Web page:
Diego Maradona led Argentina to World Cup glory, with his hand. Sir Alex Ferguson was appointed manager of Manchester United. Mike Tyson demolished Trevor Berbick to become the youngest ever world heavyweight champion. Sebastian and Ana Maria gave birth to a one Rafael Nadal. The England cricket team embarked on Australia and retained The Ashes. Tina Turner received a star on the Hollywood walk of fame. The common demonator here? 1986, the last time a travelling England Ashes squad marched down under with genuine optimism of taking on the Aussies in their own back yard. Move the clock forward 24 years and English cricket may just be on the cusp of a similar fete.
England prevailed 2-1 the last time these two best of enemies butted heads. England’s preparations for this tour have been meticulously relaxed, adventurously calculated, and most importantly planned with reminiscence based on the last disaterous attempt to retain The Ashes in 2006/2007. In contrast Australia’s preparations have been far from stellar as most of their marquee batsmen appear to be struggling for either form or fitness, which has been reflected by the selectors picking an unprecendented squad of 17 for the first test. Please note this is more than England’s entire travelling squad.
However, before anyone prematurely ferrets their hard earned money over to the bookies, we have to remember what kind of dormant beast the England boys truly face. This is the Australian cricket team. This is the Australian cricket team trying to regain the Ashes. This is the Australian cricket team trying in regain the Ashes, down under. Australian athletes do not just perform well as underdogs, they excel with a capital ‘W-I-N’, it is simply inherent within the Australian DNA. It must be the water they drink down there. Conversely, English athletes traditionally struggle (with a few exceptions) to fulfil the expectations of being favourites. It generally seems to translate as a burden and not the desired motivational launch pad to explore the potential of greatness.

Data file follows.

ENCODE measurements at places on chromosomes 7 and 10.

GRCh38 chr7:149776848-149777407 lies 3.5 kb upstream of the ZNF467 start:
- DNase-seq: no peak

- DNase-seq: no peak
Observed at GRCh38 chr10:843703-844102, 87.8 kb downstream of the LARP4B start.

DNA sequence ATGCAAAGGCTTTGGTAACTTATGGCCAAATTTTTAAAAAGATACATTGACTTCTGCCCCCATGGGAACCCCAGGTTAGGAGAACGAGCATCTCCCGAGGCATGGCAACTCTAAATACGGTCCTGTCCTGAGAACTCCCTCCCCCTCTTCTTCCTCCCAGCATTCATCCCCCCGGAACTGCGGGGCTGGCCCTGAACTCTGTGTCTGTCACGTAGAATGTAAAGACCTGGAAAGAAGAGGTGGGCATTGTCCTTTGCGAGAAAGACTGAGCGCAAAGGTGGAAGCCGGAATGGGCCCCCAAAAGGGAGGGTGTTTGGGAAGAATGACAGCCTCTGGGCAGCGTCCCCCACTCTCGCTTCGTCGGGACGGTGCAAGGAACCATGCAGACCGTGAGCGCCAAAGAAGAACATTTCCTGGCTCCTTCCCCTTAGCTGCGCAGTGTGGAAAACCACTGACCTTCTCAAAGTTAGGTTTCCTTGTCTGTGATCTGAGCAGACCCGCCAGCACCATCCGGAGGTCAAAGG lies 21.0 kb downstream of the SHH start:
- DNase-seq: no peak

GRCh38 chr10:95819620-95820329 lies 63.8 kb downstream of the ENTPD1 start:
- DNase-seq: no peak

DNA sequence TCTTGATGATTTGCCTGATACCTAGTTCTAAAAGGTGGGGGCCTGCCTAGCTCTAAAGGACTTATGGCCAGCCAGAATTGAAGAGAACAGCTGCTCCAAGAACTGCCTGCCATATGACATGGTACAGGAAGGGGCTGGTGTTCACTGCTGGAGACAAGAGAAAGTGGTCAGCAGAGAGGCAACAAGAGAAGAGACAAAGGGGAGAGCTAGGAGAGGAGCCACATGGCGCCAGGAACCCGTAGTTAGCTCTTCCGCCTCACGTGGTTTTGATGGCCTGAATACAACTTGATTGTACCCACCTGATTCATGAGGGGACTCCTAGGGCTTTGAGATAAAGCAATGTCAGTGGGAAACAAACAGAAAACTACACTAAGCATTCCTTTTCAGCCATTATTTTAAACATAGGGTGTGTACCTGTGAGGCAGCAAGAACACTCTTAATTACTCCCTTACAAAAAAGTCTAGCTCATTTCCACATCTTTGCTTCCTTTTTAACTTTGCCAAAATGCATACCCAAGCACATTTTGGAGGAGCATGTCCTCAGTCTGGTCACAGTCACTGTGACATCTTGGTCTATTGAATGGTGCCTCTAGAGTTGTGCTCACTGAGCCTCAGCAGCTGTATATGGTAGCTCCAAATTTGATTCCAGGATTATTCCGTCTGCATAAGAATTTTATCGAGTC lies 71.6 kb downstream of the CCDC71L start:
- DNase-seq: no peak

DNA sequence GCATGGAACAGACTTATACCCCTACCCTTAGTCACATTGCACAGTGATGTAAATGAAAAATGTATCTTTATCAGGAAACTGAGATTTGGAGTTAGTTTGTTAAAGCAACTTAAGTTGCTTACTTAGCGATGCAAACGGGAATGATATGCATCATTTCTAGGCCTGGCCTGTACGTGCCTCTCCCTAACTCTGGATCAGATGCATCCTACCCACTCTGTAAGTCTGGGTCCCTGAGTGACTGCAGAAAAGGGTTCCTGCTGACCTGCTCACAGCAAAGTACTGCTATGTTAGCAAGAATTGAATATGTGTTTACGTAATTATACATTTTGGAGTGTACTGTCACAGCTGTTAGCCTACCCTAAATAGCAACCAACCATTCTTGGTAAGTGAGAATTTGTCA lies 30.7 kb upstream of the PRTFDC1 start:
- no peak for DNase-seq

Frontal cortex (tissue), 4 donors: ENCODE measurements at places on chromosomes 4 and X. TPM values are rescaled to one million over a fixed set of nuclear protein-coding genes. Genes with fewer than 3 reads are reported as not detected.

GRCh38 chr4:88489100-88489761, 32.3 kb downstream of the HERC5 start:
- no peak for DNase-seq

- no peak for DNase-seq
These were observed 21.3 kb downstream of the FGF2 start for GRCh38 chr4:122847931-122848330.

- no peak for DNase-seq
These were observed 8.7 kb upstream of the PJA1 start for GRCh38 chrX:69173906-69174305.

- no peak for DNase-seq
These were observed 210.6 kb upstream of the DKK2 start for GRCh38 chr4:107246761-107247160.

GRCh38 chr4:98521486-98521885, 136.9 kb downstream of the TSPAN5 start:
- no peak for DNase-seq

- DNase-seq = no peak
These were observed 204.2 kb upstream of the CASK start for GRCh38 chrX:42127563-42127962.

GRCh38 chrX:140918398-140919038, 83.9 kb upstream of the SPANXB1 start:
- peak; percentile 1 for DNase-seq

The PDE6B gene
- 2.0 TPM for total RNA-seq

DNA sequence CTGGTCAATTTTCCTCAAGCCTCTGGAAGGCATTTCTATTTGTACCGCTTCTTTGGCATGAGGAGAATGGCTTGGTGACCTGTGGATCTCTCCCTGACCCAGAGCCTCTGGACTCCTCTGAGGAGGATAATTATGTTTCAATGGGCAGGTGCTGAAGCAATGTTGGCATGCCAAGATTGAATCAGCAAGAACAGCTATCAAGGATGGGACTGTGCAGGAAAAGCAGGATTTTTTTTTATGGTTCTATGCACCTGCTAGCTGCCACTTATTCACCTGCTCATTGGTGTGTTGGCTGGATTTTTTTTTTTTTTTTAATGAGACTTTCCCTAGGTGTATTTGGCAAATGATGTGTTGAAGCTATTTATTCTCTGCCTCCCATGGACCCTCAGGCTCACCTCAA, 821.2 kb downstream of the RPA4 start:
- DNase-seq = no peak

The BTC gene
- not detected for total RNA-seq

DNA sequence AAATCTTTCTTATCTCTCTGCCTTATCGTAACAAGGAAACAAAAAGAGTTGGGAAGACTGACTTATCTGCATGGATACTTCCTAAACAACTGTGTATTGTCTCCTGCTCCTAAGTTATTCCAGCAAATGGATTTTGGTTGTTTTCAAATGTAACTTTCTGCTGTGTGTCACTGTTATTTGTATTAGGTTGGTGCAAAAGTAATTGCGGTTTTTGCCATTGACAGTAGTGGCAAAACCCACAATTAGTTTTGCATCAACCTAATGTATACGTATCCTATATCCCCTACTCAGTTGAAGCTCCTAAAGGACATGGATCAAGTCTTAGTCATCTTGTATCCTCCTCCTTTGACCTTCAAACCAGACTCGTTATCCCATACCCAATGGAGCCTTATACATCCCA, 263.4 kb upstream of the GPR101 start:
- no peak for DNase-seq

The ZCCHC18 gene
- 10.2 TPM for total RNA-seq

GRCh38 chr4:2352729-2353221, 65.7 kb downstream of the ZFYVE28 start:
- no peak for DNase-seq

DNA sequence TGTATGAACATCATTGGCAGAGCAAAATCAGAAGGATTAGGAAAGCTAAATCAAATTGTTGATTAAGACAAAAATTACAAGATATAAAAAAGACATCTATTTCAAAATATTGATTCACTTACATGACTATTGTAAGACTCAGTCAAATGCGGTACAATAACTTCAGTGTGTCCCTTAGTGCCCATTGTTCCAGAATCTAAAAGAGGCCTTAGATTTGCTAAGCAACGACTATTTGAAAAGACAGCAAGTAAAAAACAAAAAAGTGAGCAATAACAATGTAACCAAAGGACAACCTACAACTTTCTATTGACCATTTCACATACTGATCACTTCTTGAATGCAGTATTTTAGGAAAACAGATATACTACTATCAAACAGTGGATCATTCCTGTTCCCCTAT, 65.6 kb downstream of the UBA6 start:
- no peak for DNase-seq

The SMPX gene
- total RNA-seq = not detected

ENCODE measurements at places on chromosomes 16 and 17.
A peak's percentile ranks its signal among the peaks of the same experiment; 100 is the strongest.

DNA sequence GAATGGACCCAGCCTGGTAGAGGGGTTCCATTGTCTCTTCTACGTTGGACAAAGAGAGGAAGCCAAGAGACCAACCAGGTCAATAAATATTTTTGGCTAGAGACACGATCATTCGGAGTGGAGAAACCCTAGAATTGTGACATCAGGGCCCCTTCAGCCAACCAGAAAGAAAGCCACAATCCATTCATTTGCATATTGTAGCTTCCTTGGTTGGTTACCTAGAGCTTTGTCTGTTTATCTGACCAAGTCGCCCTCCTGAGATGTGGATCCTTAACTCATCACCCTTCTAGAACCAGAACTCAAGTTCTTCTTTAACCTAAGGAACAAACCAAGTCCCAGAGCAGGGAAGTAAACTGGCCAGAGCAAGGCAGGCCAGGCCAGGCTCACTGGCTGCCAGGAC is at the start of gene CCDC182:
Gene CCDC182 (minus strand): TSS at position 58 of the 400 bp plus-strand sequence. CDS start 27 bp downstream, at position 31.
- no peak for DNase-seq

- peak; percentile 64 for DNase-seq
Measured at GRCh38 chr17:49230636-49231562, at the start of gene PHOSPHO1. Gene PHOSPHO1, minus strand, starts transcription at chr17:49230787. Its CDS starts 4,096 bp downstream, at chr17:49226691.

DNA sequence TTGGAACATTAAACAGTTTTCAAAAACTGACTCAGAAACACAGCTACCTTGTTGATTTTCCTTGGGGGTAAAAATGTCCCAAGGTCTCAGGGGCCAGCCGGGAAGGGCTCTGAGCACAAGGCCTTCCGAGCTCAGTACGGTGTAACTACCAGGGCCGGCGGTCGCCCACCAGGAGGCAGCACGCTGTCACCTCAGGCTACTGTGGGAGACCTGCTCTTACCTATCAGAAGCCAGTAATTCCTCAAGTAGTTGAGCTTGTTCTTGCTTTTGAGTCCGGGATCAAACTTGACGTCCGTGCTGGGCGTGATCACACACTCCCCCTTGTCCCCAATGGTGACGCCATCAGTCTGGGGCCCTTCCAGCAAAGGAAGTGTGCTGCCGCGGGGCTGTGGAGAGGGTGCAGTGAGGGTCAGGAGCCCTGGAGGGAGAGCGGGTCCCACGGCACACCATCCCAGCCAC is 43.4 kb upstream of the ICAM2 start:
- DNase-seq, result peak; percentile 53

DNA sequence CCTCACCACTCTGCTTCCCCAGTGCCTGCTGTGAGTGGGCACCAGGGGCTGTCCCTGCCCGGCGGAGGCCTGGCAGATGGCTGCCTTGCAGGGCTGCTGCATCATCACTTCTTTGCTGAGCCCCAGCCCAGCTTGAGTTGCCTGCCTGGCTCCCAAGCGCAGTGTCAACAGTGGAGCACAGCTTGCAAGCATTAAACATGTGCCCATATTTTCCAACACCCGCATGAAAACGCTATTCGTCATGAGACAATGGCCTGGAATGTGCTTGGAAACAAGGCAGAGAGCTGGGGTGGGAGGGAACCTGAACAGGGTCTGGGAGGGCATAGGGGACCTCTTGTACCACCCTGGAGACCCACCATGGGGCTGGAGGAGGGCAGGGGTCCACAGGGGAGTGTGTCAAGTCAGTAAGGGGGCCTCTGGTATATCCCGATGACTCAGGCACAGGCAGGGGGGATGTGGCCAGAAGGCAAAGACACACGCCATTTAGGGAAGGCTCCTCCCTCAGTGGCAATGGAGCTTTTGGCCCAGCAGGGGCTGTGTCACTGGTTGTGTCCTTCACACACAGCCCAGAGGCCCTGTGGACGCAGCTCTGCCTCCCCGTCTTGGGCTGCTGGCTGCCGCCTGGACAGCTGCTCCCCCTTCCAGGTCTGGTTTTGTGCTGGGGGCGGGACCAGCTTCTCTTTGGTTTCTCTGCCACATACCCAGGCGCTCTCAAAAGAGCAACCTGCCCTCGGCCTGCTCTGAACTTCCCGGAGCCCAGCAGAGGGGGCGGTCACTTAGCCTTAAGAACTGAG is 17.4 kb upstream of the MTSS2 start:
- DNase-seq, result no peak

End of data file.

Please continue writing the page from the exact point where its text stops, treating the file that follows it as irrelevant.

Ask any top coach and they will tell you success is bred from 10% ability, 90% mental toughness. There is a distinct difference between believing in a game plan and executing a game plan, just ask Audley Harrison (apologies to any A-Force fans out there).
Despite poor historical form and mental gym work, it doesn’t shadow the fact that the current crop of English talent are genuinely on good form both on the pitch and between the ears. The key battle has to fall between the English bowlers and the Australian batsmen. Not many of the English bowlers are experienced with the Kookaburra ball and Australian conditions. You have to be more patient as a collective unit in Australia. In England you might take wickets in clusters but down under you must adopt Mourinho-esque tact, sit in and bowl dot-balls to less attacking fields. Patience is key.
Swing is a developing concern from an English perspective as there is very little of it so far. However, the Kookaburra balls do assist in dramatic reverse swing therefore keep an eagle eye on James Anderson as he is currently one of the the true kings of swing. If the English bowlers can wrestle the initiative from the Australian batsmen it will generate confidence throughout the team and provide a constructive platform for the English batsmen to shine.
The battle between the two old enemies will be box-office and a monumental test of character for both sides. Will it be the Pommie bowlers throwing their hands up like they just don’t care? Or will the Aussie batsmen stamp down their authority and wave the tourists back to Britain with their tails between their pads? Unfortunately I left my crystal ball at home but I will certainly be glued to the TV screen come November 25th. 2-1 England?
Til next week,